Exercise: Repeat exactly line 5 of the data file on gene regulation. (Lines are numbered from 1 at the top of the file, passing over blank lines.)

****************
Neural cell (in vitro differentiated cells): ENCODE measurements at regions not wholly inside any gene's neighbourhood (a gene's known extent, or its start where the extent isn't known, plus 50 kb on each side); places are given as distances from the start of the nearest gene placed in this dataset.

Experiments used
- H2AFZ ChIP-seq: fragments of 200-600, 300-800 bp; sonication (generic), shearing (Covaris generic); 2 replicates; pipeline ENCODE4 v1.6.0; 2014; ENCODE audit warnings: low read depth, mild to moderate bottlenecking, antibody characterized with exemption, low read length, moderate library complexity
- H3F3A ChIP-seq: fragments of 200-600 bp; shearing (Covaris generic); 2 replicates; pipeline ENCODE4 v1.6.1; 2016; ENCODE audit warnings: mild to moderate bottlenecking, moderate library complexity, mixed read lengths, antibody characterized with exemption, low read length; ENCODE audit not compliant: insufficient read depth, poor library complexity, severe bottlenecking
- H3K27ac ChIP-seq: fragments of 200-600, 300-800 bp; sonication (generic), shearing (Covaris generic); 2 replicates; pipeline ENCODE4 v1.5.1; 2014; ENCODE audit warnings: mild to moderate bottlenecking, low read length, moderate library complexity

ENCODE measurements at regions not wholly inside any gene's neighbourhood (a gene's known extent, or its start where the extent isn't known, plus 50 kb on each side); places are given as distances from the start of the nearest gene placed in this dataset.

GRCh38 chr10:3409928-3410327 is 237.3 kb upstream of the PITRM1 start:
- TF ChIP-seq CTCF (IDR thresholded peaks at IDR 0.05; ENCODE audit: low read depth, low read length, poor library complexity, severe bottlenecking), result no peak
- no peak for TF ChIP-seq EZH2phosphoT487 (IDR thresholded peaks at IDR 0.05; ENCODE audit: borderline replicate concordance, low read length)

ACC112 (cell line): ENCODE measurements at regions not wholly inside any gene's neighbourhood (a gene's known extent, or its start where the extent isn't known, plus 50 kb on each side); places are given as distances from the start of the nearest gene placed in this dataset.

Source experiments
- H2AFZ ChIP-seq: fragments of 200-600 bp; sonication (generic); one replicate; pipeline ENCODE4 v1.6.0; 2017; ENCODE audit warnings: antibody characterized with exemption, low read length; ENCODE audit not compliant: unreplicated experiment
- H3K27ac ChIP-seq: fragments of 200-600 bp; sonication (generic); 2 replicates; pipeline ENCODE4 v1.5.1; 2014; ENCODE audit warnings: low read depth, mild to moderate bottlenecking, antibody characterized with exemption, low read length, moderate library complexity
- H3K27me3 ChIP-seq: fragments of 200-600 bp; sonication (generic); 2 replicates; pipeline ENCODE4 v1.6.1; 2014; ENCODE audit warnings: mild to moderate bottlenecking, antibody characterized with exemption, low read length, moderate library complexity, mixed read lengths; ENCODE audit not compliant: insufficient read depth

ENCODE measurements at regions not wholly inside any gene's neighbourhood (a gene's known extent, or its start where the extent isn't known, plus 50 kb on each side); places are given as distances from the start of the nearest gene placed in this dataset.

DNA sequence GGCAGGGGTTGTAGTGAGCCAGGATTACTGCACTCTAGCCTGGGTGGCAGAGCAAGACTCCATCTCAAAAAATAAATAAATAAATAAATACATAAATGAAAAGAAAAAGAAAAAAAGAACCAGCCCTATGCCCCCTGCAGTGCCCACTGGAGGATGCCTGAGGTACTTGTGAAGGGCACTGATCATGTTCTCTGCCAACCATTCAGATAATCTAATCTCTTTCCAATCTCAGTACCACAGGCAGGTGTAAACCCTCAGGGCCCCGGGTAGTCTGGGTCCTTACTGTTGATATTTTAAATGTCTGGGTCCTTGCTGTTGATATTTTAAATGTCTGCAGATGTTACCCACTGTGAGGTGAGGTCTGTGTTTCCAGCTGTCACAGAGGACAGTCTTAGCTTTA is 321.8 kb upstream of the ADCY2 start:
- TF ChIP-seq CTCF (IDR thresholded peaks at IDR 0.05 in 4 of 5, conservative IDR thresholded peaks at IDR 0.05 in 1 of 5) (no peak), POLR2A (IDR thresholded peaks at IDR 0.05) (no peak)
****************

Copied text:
- H3K27ac ChIP-seq: fragments of 200-600, 300-800 bp; sonication (generic), shearing (Covaris generic); 2 replicates; pipeline ENCODE4 v1.5.1; 2014; ENCODE audit warnings: mild to moderate bottlenecking, low read length, moderate library complexity